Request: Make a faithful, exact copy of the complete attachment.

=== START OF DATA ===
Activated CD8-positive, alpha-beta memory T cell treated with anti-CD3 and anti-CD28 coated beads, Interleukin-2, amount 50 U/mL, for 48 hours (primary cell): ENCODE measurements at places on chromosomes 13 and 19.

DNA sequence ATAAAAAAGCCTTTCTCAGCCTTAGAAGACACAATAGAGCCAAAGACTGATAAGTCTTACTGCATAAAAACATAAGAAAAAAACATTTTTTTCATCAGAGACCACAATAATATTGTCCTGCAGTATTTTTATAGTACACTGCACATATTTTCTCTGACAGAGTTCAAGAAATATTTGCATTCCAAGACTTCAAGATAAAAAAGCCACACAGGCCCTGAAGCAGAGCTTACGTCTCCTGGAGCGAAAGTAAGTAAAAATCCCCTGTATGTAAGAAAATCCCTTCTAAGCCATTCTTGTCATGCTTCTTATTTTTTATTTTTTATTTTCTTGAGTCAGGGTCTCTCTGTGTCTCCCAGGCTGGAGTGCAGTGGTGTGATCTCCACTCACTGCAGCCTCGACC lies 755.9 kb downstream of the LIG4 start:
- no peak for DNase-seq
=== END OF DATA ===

Activated CD8-positive, alpha-beta memory T cell treated with anti-CD3 and anti-CD28 coated beads, Interleukin-2, amount 50 U/mL, for 48 hours (primary cell): ENCODE measurements at places on chromosomes 13 and 19.

DNA sequence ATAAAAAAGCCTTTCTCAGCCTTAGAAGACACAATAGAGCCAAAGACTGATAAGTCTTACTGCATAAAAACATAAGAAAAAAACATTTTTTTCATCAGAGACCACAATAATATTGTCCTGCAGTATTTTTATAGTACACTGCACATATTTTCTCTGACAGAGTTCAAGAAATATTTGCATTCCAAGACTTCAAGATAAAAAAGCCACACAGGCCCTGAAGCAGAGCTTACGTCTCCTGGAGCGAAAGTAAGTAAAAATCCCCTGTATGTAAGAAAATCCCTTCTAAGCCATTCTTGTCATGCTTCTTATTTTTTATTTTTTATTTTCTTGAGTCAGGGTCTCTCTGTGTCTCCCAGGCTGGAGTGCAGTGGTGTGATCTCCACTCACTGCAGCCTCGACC lies 755.9 kb downstream of the LIG4 start:
- no peak for DNase-seq